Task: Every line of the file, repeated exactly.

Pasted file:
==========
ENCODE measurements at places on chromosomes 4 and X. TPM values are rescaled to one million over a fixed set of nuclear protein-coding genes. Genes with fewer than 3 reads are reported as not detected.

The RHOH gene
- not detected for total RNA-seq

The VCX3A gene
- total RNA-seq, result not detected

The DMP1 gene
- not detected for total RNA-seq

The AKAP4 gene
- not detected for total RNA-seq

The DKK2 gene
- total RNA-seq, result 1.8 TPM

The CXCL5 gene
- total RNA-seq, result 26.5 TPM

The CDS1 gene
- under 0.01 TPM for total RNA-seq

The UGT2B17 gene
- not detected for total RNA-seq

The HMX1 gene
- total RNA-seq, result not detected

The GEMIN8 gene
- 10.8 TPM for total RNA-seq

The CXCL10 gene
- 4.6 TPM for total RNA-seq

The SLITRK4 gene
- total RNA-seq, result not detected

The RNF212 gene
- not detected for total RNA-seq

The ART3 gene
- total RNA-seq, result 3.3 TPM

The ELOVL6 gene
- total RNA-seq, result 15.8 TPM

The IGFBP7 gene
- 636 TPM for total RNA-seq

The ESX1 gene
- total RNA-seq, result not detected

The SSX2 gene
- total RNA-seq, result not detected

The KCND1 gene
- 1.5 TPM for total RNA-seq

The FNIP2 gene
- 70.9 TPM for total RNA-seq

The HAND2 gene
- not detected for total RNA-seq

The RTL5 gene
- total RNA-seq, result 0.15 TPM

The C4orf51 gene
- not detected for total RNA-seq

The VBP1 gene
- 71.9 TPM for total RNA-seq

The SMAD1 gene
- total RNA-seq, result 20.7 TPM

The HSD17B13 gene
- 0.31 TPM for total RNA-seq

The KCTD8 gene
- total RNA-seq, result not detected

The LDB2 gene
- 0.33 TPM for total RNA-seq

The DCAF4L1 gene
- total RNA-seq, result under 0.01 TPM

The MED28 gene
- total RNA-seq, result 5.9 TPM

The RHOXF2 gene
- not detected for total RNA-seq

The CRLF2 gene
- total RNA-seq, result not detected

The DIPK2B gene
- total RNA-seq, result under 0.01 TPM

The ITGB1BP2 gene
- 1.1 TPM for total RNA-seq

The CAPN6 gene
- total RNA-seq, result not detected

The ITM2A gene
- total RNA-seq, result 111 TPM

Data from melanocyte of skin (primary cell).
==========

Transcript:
ENCODE measurements at places on chromosomes 4 and X. TPM values are rescaled to one million over a fixed set of nuclear protein-coding genes. Genes with fewer than 3 reads are reported as not detected.

The RHOH gene
- not detected for total RNA-seq

The VCX3A gene
- total RNA-seq, result not detected

The DMP1 gene
- not detected for total RNA-seq

The AKAP4 gene
- not detected for total RNA-seq

The DKK2 gene
- total RNA-seq, result 1.8 TPM

The CXCL5 gene
- total RNA-seq, result 26.5 TPM

The CDS1 gene
- under 0.01 TPM for total RNA-seq

The UGT2B17 gene
- not detected for total RNA-seq

The HMX1 gene
- total RNA-seq, result not detected

The GEMIN8 gene
- 10.8 TPM for total RNA-seq

The CXCL10 gene
- 4.6 TPM for total RNA-seq

The SLITRK4 gene
- total RNA-seq, result not detected

The RNF212 gene
- not detected for total RNA-seq

The ART3 gene
- total RNA-seq, result 3.3 TPM

The ELOVL6 gene
- total RNA-seq, result 15.8 TPM

The IGFBP7 gene
- 636 TPM for total RNA-seq

The ESX1 gene
- total RNA-seq, result not detected

The SSX2 gene
- total RNA-seq, result not detected

The KCND1 gene
- 1.5 TPM for total RNA-seq

The FNIP2 gene
- 70.9 TPM for total RNA-seq

The HAND2 gene
- not detected for total RNA-seq

The RTL5 gene
- total RNA-seq, result 0.15 TPM

The C4orf51 gene
- not detected for total RNA-seq

The VBP1 gene
- 71.9 TPM for total RNA-seq

The SMAD1 gene
- total RNA-seq, result 20.7 TPM

The HSD17B13 gene
- 0.31 TPM for total RNA-seq

The KCTD8 gene
- total RNA-seq, result not detected

The LDB2 gene
- 0.33 TPM for total RNA-seq

The DCAF4L1 gene
- total RNA-seq, result under 0.01 TPM

The MED28 gene
- total RNA-seq, result 5.9 TPM

The RHOXF2 gene
- not detected for total RNA-seq

The CRLF2 gene
- total RNA-seq, result not detected

The DIPK2B gene
- total RNA-seq, result under 0.01 TPM

The ITGB1BP2 gene
- 1.1 TPM for total RNA-seq

The CAPN6 gene
- total RNA-seq, result not detected

The ITM2A gene
- total RNA-seq, result 111 TPM

Data from melanocyte of skin (primary cell).